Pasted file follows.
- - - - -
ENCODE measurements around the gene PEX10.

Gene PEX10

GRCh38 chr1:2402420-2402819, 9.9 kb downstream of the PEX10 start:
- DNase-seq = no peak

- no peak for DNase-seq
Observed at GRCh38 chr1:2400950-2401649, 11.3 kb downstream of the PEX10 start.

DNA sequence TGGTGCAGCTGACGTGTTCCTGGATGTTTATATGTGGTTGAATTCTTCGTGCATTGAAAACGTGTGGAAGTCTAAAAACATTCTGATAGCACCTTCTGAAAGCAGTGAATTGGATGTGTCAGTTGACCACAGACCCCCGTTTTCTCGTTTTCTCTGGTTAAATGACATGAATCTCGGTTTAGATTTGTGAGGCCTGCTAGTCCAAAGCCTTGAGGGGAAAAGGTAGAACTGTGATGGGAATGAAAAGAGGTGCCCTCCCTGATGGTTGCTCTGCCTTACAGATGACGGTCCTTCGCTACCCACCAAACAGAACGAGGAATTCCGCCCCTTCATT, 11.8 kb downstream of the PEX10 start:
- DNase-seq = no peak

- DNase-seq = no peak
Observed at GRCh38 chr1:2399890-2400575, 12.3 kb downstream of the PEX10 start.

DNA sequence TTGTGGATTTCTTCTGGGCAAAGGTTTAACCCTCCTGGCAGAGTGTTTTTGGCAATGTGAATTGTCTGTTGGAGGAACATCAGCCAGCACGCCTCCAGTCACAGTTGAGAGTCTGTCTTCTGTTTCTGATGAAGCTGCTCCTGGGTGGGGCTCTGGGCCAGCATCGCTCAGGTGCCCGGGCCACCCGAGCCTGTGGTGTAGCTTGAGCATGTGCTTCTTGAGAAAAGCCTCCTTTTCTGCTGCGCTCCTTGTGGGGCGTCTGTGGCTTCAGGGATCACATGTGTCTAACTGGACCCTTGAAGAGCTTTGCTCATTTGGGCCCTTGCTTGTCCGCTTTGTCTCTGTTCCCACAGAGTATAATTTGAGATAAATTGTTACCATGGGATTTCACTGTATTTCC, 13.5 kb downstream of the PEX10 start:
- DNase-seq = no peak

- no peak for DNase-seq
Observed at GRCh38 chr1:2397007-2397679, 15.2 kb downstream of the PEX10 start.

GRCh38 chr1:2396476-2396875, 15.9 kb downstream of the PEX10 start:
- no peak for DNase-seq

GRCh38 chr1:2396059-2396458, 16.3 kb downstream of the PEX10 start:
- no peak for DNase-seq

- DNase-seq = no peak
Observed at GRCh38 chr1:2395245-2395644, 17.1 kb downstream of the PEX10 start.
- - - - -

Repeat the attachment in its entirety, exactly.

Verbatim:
ENCODE measurements around the gene PEX10.

Gene PEX10

GRCh38 chr1:2402420-2402819, 9.9 kb downstream of the PEX10 start:
- DNase-seq = no peak

- no peak for DNase-seq
Observed at GRCh38 chr1:2400950-2401649, 11.3 kb downstream of the PEX10 start.

DNA sequence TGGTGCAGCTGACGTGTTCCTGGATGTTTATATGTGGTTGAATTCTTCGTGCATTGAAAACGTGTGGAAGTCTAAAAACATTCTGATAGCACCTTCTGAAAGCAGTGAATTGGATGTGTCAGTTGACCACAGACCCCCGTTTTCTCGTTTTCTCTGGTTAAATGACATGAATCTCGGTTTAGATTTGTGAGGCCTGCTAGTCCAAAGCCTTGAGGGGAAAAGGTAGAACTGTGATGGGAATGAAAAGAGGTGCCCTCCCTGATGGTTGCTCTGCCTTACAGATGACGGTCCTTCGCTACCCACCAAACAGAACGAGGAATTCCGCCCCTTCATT, 11.8 kb downstream of the PEX10 start:
- DNase-seq = no peak

- DNase-seq = no peak
Observed at GRCh38 chr1:2399890-2400575, 12.3 kb downstream of the PEX10 start.

DNA sequence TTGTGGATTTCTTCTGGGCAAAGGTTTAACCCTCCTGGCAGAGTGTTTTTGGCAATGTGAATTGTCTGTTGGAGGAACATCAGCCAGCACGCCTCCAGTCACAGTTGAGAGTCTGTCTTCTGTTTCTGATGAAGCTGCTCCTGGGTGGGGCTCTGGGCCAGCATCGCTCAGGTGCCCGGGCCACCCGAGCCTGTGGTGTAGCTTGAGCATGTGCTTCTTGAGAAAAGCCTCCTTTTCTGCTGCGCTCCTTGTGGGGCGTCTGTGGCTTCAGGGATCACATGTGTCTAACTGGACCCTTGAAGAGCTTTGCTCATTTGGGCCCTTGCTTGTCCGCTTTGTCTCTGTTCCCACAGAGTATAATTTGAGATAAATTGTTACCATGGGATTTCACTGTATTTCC, 13.5 kb downstream of the PEX10 start:
- DNase-seq = no peak

- no peak for DNase-seq
Observed at GRCh38 chr1:2397007-2397679, 15.2 kb downstream of the PEX10 start.

GRCh38 chr1:2396476-2396875, 15.9 kb downstream of the PEX10 start:
- no peak for DNase-seq

GRCh38 chr1:2396059-2396458, 16.3 kb downstream of the PEX10 start:
- no peak for DNase-seq

- DNase-seq = no peak
Observed at GRCh38 chr1:2395245-2395644, 17.1 kb downstream of the PEX10 start.